“We as people are not defined by the crises that strike our lives; we are defined by how we respond to them.”

The message above is one thought that Raj Panjabi, CEO of Last Mile Health, finds universal. Last Mile Health has sought to bridge the gap between health facilities and remote communities by bringing critical services to the doorsteps of people living in what they call last mile villages, or places that are more than five kilometers from the nearest clinic. When someone in one of these villages gets sick, they have to walk for many hours over long and treacherous distances to get the proper care that they need. To effectively bring health services to those in last mile villages, Last Mile Health recruits, trains, equips, manages and pays professional community health workers to provide primary health care in the last mile.

Last Mile Health recently released its 2014-2015 annual report in which it outlines its work and the progress that it has made over the past year. Since inception in 2007, Last Mile Health has made serious advances and progress in providing basic health services to those in last mile communities.

Last Mile Health currently works in three different locations in Liberia, West Africa: Konobo District, Gboe-Ploe and parts of Rivercess County. This coming January, it will be expanding its work into the remainder of Rivercess County. Last Mile Health has treated 13,838 childhood cases of fever, diarrhea and pneumonia and has provided over 31,000 patient visits. Last Mile Health’s help was critical during the Ebola crisis because many health facilities had to shut their doors due to lack of training and supplies. During the Ebola outbreak, Last Mile Health screened 10,434 people for Ebola and also trained 1,382 health workers and community members in Ebola-specific services.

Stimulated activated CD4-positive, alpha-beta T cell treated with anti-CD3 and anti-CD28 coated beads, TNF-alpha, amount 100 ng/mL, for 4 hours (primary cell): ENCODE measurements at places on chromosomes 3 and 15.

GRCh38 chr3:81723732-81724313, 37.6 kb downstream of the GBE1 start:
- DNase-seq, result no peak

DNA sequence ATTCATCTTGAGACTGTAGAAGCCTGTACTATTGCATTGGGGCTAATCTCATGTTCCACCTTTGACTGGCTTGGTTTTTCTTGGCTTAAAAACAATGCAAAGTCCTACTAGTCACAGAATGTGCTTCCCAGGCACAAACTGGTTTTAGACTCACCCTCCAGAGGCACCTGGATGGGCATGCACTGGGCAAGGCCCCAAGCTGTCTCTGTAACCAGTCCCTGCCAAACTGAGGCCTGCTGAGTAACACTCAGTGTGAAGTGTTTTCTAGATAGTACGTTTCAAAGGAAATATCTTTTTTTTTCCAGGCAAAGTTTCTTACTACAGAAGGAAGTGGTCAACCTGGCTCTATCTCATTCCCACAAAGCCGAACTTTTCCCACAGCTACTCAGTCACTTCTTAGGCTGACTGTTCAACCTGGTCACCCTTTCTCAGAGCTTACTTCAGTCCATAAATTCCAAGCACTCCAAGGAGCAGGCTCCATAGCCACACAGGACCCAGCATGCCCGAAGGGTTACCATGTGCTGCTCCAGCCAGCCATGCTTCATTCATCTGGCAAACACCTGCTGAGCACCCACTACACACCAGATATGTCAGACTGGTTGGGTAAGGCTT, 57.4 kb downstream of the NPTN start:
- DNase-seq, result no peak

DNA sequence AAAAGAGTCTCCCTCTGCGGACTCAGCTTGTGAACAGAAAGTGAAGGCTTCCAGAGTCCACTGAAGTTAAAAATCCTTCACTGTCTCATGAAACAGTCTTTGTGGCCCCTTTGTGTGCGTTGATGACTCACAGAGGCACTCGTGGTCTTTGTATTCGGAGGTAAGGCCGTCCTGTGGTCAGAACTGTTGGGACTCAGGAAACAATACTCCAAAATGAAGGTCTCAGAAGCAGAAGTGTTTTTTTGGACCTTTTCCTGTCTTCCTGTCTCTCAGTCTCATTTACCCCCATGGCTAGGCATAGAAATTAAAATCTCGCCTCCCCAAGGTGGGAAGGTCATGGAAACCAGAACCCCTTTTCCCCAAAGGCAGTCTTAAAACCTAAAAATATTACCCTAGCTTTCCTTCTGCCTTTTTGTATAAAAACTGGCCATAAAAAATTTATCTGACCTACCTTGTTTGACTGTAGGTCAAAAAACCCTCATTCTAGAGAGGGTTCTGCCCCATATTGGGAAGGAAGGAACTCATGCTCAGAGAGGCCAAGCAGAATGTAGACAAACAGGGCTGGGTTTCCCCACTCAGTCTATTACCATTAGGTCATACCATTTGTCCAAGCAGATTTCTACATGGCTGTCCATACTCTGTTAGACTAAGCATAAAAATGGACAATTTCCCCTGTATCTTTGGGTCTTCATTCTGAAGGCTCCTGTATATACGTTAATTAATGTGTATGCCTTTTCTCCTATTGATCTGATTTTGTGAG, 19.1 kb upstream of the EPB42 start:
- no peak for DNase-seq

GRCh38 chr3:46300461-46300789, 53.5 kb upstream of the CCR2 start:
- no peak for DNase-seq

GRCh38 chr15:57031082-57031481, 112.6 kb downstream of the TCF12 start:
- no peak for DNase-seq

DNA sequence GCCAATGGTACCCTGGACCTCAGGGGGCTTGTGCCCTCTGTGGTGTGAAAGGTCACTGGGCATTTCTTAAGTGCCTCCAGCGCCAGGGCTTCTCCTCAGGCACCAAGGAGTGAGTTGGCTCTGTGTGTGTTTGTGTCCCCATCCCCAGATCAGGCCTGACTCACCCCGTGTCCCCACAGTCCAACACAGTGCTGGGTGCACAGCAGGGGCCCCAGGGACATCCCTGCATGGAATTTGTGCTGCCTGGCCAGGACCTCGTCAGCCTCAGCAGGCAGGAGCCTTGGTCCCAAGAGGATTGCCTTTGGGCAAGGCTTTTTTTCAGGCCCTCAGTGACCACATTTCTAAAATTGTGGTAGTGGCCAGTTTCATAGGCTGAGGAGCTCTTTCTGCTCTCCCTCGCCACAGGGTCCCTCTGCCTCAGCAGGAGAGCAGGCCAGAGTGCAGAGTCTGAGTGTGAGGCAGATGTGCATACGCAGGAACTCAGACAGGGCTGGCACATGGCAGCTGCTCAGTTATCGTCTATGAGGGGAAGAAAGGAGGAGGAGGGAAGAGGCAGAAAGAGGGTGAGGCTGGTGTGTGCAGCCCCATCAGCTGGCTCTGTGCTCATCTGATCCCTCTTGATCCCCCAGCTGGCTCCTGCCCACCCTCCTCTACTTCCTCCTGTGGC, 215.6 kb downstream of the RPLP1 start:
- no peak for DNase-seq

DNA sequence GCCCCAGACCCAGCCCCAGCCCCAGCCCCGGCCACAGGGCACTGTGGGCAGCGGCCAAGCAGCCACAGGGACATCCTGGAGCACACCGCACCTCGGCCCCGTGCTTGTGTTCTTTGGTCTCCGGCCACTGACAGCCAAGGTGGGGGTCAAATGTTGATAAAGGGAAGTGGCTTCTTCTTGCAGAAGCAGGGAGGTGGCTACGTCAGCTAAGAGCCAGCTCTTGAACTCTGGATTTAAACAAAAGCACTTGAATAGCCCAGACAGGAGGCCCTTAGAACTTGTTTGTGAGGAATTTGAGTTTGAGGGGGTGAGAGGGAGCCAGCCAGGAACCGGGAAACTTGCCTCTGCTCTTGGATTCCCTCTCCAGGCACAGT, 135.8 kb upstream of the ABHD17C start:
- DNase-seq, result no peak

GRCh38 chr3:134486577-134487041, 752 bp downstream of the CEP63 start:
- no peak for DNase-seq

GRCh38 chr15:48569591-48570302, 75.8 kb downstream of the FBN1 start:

The progress that Last Mile Health has made is astonishing. And this progress is only made possible due to Last Mile Health’s community health workers. Community health workers are trained to meet community-specific health needs and ultimately provide access to health care that those who live in the last mile need to end preventable deaths.

Last Mile Health’s model has proven to be so successful that the government of Liberia recently requested Last Mile Health’s help and support to achieve its vision of providing each remote village in the country with a community health worker. Liberia has set a goal to achieve this over the next five years. By teaming up with Last Mile Health, the Liberian government is within reach of obtaining its goal.

Last Mile Health has a well-defined vision. As Josh Albert, country director of Last Mile Health, said, “Our vision is permanent, sustainable systems which will exist to provide health care to everybody, including those living in remote, distant, neglected communities around the world — starting with Liberia.” Thus far, Last Mile Health has had success, and its model has proven to be successful. Liberia is just the start.

Last Mile Health is the type of organization that needs to be replicated. It combines intimate local cultural and political knowledge with advanced training — in this case, medical training. This local knowledge, and commitment, is something that foreign aid projects too often fail to incorporate. When Raj Panjabi left Liberia as a young person, as the country faced a political crisis, he did not turn his back on the place of his birth. He got a medical education and returned. He still lives part of the year in the U.S. But his heart is in Liberia. This is exactly the type of organization and person that more of us need to support.

John Hoffmire is director of the Impact Bond Fund at Saïd Business School at Oxford University and directs the Center on Business and Poverty at the Wisconsin School of Business at UW-Madison. He runs Progress Through Business, a nonprofit group promoting economic development.

Jake Busby, Hoffmire’s colleague at Progress Through Business, did the research for this article.

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